Fijians are very welcoming people. Their sense of community and togetherness is second to none. Before visiting on your own, it is customary to purchase a bundle of unpounded yaqona – the traditional sevusevu (gift). When approaching the villagewait until you are greeted, after which a customary visit to the chief or turaga ni koro wwhom you will offer the yaqona.

Speak softly and show respect and you will be welcomed as one of their own. Fijians will feel obliged to make a gift of an object if visitors show too much liking for it; Fijians will always, out of custom, ask visitors to stay or eat with them; visitors who spend a night in the village should reward their host with a useful gift of similar value for each member of the party; money is acceptable if it's offered as a goodbye sevusevu and not direct payment.

Duty Free

The following items may be imported by travellers 18 years of age and over into Fiji without incurring customs duty:

• 250 cigarettes or 250g of cigars or 250g of tobacco goods.

• 2.25L of spirits or 4.5L of wine or beer.

• Other dutiable goods to the value of F$1, 000.

Banned imports:

Drugs, unlicensed firearms and ammunition, certain weapons (eg flick knives), pornography, gambling devices, any goods considered to disturb the peace in Fiji, tubers, bulbs, peanuts and oil seeds, and cereal grains, pulses and legumes.


Banned exports: Drugs

Also prohibited unless certain conditions or restrictions are complied with are: unprocessed turtle shells, whale teeth (and products), ivory products, birds (alive or dead), reptiles, and wooden or stone carvings of human or animal figures (not including replicas).


The official electricity voltage for appliances is 240 volts AC, 50Hz. Plugs used are Australian-style with two flat angled blades and one vertical grounding blade.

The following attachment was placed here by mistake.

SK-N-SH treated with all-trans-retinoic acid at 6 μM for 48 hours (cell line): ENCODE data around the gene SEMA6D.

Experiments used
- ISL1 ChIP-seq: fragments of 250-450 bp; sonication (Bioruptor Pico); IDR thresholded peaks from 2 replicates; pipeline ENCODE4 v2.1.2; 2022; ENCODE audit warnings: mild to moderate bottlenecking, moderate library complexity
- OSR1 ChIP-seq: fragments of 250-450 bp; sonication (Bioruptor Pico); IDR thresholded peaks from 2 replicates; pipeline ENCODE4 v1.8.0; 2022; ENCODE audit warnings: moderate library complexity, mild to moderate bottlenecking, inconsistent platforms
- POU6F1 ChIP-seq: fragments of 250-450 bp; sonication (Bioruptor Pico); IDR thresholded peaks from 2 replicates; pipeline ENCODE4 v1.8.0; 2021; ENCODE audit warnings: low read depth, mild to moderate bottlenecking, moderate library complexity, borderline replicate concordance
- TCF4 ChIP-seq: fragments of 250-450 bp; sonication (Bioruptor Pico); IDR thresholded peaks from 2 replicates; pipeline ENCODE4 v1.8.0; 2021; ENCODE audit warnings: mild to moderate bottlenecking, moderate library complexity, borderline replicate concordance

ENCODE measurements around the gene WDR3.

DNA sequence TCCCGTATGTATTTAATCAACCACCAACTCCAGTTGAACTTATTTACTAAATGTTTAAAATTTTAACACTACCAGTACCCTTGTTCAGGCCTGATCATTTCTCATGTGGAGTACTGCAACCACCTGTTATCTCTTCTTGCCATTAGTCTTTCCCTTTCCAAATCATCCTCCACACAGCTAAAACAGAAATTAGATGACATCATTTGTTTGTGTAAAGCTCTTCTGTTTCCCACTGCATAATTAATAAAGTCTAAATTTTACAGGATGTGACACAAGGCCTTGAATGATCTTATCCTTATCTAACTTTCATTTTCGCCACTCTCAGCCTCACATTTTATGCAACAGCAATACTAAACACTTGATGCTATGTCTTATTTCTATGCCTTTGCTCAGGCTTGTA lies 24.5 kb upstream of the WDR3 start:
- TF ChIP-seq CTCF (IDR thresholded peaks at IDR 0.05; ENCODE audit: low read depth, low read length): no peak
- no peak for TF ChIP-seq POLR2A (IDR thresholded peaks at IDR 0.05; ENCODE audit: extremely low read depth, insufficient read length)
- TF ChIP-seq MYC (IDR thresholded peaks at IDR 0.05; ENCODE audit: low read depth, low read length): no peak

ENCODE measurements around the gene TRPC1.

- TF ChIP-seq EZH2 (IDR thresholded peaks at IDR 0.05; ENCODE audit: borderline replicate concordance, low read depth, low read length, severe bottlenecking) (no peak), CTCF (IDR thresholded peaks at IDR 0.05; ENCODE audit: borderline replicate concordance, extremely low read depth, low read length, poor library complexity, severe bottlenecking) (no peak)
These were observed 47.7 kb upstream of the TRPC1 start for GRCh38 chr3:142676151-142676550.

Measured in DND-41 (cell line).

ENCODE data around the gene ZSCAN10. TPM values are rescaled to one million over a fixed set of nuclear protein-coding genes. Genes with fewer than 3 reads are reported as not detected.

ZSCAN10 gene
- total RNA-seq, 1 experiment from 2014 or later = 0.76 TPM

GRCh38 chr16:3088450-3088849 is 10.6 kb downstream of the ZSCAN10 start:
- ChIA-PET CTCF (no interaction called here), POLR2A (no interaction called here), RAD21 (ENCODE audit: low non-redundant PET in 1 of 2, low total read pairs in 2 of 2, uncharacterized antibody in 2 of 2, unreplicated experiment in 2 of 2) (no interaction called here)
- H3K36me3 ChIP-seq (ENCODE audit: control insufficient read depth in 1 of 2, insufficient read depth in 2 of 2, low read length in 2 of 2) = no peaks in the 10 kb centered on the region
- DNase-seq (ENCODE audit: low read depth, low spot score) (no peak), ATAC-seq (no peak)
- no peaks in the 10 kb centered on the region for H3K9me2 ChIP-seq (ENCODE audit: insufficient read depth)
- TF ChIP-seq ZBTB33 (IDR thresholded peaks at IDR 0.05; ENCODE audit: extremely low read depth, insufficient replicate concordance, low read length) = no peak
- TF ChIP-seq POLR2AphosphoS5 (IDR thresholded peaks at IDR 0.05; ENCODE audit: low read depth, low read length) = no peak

Getting Around

Getting around Fiji is easy and cheap. There’s a good network of buses, carriers (trucks) and ferries for travel within Fiji’s main islands, and taxis are common. Hiring a car is a good way to explore the two largest islands – which contain 90% of Fiji’s roads – or charter a boat or small plane to get between islands. Fiji is well-served by two domestic airlines which operate between many of the islands, although services are less regular to the outer islands. Yachting and cruising are also great ways to explore the country.


Healthcare facilities in Fiji urban areas are adequate for routine medical problems. In the rural areas staff training is limited and there are often shortages of supplies and medications. Emergency response is extremely limited, and the few ambulances available are poorly equipped and staffed. Two major hospitals, the Lautoka Hospital in the western city of Lautoka, and the Colonial War Memorial Hospital in Suva, provide limited emergency and outpatient services. Medical emergencies may be referred to Australia or New Zealand. Doctors and hospitals expect immediate cash payment for health services. The national emergency number for emergency services is 911.

Tourists should be careful about what they eat. Diarrhoeal diseases are common. Hepatitis B is endemic. Take precautions against mosquito bites as Fiji is has recently suffered from a large outbreak of dengue fever.


The principal languages are Fijian and Hindustani. English is widely spoken and is also taught in schools.


The official currency of Fiji is theFijian Dollar (FJD; symbol F$) = 100 cents. Major International cards are accepted at ATMs which can be found in Navi, Suva and Savusavu. Travellers cheques are also accepted at slightly higher rates.

Passport Visa

Visas are not required by all nationals referred to in the chart above for stays of up to four months except: Nationals of Croatia and Lithuania,  who do need a visa.

Business travellers are usually granted a 14-day stay on arrival. Check your local embassy for more information on visa appliications 


Time zone: FJT (UTC+12)